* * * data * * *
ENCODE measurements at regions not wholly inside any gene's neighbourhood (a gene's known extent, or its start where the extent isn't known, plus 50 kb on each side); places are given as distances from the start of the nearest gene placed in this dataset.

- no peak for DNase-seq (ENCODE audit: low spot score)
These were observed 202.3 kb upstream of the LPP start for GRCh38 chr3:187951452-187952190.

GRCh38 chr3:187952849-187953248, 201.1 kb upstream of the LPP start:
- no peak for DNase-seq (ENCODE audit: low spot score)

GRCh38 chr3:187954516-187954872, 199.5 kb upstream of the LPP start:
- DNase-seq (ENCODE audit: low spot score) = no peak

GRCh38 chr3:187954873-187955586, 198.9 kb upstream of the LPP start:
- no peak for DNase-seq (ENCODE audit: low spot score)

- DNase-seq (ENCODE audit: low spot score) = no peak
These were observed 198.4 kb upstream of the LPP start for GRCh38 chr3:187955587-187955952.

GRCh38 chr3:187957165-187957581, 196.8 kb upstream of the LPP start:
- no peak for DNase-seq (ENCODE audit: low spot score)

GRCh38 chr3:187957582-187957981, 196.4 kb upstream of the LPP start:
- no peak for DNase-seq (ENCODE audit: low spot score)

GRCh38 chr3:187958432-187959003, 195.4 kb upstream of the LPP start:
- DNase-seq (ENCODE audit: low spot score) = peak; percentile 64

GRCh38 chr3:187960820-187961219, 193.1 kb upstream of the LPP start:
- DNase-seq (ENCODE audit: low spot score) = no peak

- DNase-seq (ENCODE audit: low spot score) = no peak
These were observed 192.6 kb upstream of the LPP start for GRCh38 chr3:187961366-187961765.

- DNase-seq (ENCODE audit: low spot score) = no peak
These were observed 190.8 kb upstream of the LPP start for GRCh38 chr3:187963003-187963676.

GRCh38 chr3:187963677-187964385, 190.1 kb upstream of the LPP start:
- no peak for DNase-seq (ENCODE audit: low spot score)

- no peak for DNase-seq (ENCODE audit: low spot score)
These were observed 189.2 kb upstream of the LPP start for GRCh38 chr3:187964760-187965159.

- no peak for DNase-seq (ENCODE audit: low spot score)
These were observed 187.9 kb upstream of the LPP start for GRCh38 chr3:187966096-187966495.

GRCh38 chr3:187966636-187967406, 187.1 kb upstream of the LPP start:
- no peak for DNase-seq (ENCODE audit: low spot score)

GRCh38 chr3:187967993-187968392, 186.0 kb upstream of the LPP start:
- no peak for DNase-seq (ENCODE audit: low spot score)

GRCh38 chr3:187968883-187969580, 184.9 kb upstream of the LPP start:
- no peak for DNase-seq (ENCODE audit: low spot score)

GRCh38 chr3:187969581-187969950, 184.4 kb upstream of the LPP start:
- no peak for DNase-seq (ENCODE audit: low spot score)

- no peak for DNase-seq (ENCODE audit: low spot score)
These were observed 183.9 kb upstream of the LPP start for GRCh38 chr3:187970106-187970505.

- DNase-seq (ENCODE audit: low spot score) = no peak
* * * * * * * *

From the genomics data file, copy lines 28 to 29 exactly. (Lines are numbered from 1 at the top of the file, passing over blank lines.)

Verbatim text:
- no peak for DNase-seq (ENCODE audit: low spot score)
These were observed 187.9 kb upstream of the LPP start for GRCh38 chr3:187966096-187966495.